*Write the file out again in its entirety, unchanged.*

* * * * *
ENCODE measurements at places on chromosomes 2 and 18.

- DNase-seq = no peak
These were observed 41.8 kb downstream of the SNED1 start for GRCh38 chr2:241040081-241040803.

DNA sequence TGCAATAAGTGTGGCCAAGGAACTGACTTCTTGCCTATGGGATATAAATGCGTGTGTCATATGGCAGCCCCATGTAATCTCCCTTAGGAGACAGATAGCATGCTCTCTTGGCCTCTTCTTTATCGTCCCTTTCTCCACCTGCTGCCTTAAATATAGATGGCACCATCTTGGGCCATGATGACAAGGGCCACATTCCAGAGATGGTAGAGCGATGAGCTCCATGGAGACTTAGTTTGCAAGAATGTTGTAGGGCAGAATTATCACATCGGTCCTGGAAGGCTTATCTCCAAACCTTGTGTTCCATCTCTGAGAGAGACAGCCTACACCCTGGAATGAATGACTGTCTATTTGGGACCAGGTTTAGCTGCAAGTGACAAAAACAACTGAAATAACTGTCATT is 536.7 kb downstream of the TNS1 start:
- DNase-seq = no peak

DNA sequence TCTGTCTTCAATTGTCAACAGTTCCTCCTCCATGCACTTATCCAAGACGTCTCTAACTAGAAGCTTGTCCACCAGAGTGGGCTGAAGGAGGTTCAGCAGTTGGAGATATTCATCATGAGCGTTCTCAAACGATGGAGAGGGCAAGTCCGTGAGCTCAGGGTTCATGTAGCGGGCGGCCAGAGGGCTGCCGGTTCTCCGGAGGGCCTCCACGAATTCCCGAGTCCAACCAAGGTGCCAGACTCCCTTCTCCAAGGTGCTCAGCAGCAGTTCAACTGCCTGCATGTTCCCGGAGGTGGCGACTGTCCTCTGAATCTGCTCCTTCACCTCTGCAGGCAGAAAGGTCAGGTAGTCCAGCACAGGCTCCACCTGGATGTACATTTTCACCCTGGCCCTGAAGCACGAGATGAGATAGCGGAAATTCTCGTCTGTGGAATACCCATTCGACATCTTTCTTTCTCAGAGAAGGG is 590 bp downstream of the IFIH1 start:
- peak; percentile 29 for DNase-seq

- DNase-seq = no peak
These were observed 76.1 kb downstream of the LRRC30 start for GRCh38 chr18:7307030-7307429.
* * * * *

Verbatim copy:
ENCODE measurements at places on chromosomes 2 and 18.

- DNase-seq = no peak
These were observed 41.8 kb downstream of the SNED1 start for GRCh38 chr2:241040081-241040803.

DNA sequence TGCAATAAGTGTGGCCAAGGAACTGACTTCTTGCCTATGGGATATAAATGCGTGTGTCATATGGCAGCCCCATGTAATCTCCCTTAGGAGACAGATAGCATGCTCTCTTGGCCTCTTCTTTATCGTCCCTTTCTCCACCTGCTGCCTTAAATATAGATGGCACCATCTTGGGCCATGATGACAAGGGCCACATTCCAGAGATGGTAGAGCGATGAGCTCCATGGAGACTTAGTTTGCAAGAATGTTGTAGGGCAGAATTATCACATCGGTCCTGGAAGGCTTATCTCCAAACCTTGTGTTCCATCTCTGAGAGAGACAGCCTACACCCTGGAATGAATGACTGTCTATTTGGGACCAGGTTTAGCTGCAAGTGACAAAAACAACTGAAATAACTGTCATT is 536.7 kb downstream of the TNS1 start:
- DNase-seq = no peak

DNA sequence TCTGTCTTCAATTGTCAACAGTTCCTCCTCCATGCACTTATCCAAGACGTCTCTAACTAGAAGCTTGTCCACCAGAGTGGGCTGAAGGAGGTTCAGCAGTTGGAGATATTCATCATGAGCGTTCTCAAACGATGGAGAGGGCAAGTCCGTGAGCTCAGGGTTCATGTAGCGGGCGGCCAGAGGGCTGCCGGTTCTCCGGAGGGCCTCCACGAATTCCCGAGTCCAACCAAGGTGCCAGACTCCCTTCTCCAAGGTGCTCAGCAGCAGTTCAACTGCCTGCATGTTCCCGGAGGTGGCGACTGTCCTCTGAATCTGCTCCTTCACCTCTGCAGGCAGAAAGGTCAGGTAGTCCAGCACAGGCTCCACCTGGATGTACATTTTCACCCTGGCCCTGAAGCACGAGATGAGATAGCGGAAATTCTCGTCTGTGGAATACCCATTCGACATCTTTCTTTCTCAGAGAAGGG is 590 bp downstream of the IFIH1 start:
- peak; percentile 29 for DNase-seq

- DNase-seq = no peak
These were observed 76.1 kb downstream of the LRRC30 start for GRCh38 chr18:7307030-7307429.